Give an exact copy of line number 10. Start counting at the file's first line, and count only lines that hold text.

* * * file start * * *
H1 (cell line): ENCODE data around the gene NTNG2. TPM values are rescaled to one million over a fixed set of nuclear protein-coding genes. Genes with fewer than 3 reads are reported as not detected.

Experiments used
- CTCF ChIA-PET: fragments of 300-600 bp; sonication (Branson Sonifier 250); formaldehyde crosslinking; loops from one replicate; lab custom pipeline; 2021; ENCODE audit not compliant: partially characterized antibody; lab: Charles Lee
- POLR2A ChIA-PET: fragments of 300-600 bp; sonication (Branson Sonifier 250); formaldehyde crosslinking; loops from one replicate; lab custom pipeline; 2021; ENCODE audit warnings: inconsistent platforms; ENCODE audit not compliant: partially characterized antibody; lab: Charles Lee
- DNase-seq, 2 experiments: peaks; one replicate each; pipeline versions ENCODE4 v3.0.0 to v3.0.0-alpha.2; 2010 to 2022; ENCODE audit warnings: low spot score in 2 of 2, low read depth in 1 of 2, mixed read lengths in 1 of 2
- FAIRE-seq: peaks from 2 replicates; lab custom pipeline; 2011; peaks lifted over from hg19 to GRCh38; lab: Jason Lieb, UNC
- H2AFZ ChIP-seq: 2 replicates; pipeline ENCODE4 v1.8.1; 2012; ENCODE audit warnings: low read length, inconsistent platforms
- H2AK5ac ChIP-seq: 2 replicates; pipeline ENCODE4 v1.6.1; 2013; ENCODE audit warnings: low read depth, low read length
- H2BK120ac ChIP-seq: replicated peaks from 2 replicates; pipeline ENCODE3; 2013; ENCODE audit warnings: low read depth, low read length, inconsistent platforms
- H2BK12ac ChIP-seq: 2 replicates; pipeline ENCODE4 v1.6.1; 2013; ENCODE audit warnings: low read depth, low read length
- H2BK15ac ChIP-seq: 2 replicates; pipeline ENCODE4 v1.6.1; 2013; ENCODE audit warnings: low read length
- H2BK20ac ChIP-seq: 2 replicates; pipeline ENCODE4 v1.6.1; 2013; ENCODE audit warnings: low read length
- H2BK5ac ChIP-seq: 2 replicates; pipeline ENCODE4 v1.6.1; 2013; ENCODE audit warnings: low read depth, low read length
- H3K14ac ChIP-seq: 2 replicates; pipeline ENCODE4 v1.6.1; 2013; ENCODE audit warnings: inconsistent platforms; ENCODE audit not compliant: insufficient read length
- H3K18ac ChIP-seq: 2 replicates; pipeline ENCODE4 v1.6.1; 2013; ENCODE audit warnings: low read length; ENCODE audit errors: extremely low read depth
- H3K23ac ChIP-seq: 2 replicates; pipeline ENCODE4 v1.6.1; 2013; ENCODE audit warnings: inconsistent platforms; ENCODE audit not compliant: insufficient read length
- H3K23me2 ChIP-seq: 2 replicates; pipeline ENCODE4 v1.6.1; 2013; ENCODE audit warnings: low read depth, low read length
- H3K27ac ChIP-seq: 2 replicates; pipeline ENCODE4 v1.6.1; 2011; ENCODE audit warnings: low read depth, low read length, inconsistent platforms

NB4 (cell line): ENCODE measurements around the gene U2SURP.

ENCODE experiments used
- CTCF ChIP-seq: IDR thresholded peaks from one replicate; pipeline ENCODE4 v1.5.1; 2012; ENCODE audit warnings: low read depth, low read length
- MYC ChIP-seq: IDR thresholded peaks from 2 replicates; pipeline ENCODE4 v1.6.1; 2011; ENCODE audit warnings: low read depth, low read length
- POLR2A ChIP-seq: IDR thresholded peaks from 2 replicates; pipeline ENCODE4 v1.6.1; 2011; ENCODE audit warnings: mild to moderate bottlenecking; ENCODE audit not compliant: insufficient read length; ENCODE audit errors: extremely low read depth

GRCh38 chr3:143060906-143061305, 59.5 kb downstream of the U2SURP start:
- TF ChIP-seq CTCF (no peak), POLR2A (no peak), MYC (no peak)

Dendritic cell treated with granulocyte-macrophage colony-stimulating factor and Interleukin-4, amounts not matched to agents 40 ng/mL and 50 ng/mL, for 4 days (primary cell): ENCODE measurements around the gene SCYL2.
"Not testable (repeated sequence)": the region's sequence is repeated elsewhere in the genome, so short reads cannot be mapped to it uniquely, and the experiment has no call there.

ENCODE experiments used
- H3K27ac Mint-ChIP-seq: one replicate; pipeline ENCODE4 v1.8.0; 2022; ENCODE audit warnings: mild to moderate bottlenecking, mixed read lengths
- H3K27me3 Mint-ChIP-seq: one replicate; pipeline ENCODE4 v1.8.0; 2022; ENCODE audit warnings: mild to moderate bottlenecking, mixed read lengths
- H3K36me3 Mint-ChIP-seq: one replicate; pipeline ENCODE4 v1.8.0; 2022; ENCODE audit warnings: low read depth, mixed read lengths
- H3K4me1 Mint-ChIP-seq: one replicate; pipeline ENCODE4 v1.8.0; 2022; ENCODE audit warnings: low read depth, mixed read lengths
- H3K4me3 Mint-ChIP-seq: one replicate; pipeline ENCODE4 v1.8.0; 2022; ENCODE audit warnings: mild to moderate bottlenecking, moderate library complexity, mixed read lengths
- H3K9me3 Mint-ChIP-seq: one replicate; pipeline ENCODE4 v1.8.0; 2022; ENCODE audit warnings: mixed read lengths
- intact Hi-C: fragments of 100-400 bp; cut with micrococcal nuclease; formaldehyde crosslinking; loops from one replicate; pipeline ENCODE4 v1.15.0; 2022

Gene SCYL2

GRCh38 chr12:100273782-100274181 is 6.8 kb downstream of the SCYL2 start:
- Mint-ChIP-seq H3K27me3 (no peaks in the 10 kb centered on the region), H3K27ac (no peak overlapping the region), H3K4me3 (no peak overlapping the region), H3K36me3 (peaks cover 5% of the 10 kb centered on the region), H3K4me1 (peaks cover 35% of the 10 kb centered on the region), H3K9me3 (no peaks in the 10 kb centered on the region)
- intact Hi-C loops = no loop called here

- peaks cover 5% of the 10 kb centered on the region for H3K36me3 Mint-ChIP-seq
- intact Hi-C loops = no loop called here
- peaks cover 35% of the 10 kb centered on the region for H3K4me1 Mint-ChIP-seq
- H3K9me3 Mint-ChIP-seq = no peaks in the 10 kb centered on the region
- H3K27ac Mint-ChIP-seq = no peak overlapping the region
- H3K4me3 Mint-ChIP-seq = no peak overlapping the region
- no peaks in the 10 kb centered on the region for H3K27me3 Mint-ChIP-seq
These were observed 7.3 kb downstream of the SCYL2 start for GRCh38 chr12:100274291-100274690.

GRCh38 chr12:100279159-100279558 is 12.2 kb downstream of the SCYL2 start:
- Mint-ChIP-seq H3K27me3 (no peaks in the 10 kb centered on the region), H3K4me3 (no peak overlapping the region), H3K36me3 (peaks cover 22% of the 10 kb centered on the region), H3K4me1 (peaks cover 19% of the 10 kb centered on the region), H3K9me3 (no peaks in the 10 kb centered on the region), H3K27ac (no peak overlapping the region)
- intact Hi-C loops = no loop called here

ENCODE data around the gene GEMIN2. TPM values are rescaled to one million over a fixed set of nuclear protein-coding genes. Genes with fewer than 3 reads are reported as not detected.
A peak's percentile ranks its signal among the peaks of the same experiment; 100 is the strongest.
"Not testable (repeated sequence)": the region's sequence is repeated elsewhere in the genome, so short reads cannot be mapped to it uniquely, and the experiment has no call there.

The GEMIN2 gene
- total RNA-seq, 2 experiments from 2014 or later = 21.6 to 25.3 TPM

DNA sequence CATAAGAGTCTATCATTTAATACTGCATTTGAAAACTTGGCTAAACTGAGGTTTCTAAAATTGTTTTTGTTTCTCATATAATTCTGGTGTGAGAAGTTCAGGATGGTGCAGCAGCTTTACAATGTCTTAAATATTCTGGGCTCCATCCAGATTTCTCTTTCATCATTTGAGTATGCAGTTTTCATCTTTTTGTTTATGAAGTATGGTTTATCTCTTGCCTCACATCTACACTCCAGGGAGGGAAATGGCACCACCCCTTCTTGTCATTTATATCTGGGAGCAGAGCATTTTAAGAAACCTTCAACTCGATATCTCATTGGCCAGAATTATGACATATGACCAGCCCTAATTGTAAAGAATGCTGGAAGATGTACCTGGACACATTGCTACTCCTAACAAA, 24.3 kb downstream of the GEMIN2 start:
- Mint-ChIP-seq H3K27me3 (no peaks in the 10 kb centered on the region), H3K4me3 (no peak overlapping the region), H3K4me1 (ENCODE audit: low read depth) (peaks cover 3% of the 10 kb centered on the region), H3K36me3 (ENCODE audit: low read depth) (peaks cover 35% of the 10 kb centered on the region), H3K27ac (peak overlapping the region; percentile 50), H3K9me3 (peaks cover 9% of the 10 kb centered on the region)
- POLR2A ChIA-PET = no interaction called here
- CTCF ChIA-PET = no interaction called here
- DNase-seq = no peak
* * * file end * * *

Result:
- H2BK12ac ChIP-seq: 2 replicates; pipeline ENCODE4 v1.6.1; 2013; ENCODE audit warnings: low read depth, low read length